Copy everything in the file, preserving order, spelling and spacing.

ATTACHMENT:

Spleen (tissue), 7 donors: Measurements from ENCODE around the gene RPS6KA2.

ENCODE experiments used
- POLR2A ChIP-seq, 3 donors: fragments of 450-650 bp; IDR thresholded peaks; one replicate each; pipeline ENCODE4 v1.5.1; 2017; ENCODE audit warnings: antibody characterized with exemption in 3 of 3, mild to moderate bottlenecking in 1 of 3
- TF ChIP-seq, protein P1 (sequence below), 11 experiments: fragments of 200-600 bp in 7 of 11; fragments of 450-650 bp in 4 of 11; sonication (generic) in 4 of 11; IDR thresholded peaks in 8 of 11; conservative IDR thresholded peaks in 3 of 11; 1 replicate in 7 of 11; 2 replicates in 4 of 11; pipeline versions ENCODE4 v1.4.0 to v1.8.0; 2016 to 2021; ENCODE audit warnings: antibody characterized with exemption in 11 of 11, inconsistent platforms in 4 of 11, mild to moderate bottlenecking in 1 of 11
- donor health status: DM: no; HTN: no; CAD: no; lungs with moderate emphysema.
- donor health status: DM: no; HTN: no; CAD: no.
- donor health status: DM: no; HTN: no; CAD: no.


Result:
Spleen (tissue), 7 donors: Measurements from ENCODE around the gene RPS6KA2.

ENCODE experiments used
- POLR2A ChIP-seq, 3 donors: fragments of 450-650 bp; IDR thresholded peaks; one replicate each; pipeline ENCODE4 v1.5.1; 2017; ENCODE audit warnings: antibody characterized with exemption in 3 of 3, mild to moderate bottlenecking in 1 of 3
- TF ChIP-seq, protein P1 (sequence below), 11 experiments: fragments of 200-600 bp in 7 of 11; fragments of 450-650 bp in 4 of 11; sonication (generic) in 4 of 11; IDR thresholded peaks in 8 of 11; conservative IDR thresholded peaks in 3 of 11; 1 replicate in 7 of 11; 2 replicates in 4 of 11; pipeline versions ENCODE4 v1.4.0 to v1.8.0; 2016 to 2021; ENCODE audit warnings: antibody characterized with exemption in 11 of 11, inconsistent platforms in 4 of 11, mild to moderate bottlenecking in 1 of 11
- donor health status: DM: no; HTN: no; CAD: no; lungs with moderate emphysema.
- donor health status: DM: no; HTN: no; CAD: no.
- donor health status: DM: no; HTN: no; CAD: no.